Edmund Spenser's The Faerie Queene: A Reading Guide

Edmund Spenser's The Faerie Queene: A Reading Guide

Edmund Spenser's The Faerie Queene: A Reading Guide

Edmund Spenser's The Faerie Queene: A Reading Guide

Synopsis

Introduces a Renaissance masterpiece to a modern audience.This Guide will help new readers to understand and enjoy The Faerie Queene, drawing attention to its various ironies, its self-reflexive construction, its visual emphasis and the timeless ethical, political, and literary questions that it asks of all of us. The book includes key selections from the poem (each accompanied by a headnote, commentary and glosses), historical and critical discussions, teaching and learning plans and a guide to further resources in electronic and print media.Key Features
• Contains substantial selections from The Faerie Queene • Provides an integrated introduction to Spenser's life, the intellectual and historical context of his writing and the poem's critical reception
• Includes a range of suggestions for teaching and learning about the poem, both in formal seminars and through independent study
• Contains a bibliography of further resources, including a list of editions, a list of key critical studies of the poem and a selection of useful websites

Excerpt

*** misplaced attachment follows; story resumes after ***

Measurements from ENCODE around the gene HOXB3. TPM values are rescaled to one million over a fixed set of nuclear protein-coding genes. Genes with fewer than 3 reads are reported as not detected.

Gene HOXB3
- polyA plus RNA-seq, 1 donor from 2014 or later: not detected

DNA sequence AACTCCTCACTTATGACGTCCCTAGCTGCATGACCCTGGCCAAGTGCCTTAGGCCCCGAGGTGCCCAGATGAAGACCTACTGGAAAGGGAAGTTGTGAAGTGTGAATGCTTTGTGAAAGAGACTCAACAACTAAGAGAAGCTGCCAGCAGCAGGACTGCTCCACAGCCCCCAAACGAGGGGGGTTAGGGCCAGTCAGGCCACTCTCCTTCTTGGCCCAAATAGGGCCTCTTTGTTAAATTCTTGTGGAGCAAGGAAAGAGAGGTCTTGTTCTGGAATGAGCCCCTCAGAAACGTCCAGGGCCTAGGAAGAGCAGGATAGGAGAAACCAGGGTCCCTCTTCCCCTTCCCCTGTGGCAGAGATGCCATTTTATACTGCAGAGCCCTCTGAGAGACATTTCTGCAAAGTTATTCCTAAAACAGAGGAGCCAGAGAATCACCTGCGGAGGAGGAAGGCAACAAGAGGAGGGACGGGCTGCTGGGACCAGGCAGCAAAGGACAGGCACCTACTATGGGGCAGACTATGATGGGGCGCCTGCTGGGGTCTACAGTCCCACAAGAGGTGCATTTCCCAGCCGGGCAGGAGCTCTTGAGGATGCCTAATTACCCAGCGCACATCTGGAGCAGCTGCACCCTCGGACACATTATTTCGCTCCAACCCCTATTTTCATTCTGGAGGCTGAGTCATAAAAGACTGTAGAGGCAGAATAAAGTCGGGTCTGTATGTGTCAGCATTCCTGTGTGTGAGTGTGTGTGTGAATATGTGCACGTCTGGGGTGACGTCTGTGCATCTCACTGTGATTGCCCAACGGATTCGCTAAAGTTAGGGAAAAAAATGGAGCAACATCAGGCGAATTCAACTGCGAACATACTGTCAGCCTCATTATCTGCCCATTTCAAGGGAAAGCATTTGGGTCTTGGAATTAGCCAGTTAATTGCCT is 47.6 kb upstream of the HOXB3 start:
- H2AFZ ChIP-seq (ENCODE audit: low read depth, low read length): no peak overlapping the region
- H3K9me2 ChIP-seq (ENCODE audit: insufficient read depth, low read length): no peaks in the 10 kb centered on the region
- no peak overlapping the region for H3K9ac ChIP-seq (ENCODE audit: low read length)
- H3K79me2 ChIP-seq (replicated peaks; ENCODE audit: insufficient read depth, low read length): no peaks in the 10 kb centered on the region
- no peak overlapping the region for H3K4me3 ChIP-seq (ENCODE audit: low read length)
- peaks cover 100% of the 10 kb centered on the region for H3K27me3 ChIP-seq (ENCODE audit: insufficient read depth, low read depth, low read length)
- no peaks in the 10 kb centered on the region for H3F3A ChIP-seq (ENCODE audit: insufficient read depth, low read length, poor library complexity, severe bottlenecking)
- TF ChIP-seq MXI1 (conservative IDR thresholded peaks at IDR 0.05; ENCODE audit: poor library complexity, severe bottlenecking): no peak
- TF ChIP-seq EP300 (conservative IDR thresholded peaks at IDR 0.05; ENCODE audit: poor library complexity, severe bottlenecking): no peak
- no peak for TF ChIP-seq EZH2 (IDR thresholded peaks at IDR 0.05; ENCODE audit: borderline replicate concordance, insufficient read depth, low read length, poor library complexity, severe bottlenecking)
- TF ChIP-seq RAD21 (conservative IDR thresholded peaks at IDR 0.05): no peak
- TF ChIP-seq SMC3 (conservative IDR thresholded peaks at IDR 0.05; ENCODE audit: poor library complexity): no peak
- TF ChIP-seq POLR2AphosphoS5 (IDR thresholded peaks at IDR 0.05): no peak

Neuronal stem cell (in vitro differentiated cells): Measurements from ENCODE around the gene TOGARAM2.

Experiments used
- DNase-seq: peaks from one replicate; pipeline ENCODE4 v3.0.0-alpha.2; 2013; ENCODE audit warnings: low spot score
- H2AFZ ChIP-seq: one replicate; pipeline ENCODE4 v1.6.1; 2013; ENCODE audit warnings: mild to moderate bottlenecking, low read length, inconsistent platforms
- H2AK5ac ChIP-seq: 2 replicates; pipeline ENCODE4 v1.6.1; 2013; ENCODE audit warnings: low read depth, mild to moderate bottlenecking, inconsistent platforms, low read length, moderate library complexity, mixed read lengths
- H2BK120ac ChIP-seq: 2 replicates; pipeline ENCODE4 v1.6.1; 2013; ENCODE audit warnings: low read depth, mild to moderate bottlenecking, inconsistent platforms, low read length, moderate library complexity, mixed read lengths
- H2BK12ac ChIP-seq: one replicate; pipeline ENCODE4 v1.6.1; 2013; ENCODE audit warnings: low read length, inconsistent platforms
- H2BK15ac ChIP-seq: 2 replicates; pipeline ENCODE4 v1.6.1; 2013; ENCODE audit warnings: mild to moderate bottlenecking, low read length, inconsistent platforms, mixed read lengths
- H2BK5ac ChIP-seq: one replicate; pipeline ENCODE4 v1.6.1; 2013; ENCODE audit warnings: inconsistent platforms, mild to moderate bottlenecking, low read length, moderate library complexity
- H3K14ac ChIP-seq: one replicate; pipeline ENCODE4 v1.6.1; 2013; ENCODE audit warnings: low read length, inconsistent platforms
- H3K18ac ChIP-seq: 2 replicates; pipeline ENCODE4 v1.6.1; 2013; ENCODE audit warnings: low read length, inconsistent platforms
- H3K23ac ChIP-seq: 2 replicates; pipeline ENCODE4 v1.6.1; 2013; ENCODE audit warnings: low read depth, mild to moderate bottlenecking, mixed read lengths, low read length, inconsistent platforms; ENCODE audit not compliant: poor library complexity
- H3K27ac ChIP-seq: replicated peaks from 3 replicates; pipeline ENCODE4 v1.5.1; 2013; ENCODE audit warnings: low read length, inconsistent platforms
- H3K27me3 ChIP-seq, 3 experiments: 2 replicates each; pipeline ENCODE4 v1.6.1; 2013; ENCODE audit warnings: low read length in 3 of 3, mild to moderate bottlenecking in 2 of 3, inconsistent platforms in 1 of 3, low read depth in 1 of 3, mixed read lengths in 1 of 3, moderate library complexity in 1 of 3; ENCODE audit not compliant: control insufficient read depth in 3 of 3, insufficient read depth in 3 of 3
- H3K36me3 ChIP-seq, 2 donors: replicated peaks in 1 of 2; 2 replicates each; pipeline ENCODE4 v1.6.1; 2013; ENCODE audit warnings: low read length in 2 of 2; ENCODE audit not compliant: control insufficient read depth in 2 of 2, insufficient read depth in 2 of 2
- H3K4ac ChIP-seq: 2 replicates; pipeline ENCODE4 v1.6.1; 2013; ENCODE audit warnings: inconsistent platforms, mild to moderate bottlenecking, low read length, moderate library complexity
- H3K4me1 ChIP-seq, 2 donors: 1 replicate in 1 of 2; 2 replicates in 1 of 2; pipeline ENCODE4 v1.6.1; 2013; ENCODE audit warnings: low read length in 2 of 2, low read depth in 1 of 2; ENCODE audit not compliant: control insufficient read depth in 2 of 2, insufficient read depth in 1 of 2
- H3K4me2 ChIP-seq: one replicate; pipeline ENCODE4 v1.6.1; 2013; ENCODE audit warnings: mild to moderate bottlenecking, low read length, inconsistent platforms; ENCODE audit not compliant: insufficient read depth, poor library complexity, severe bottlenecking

There are many battles in Edmund Spenser’s The Faerie Queene but the first battle of the poem is that of the reader. From the opening stanzas, the poem is swashbucklingly pacy, full of magic and mischief, and often weirdly beautiful. On the other hand, it is long and it may seem difficult, even intimidating. Should you plunge right into an unannotated edition, trusting yourself to get the hang of it as you go along? Or should you invest in a densely commented copy, and pick your painful way through its minutely charactered pages? Spenser anticipated questions like these – no doubt he had asked them of himself, when considering how to read Ovid and Virgil – and in the opening episode of the first canto he offers us some guidance on how to read the poem. Three people – a knight, a princess and a dwarf – get lost in a wood. In the centre of this wood, they discover a cave, inhabited by a fabulous monster, half-woman, half-snake, called Errour. The knight of holiness, Redcrosse, is all for charging headlong into the cave and taking his chances. Believing that his native valour will illuminate his reading of the situation, he tells Una, the princess, that ‘vertue giues her selfe light, through darkenesse for to wade’ (I.i.12.9). Una is not so sure. She counters, ‘yet wisedome warnes, whilest foot is in the gate,

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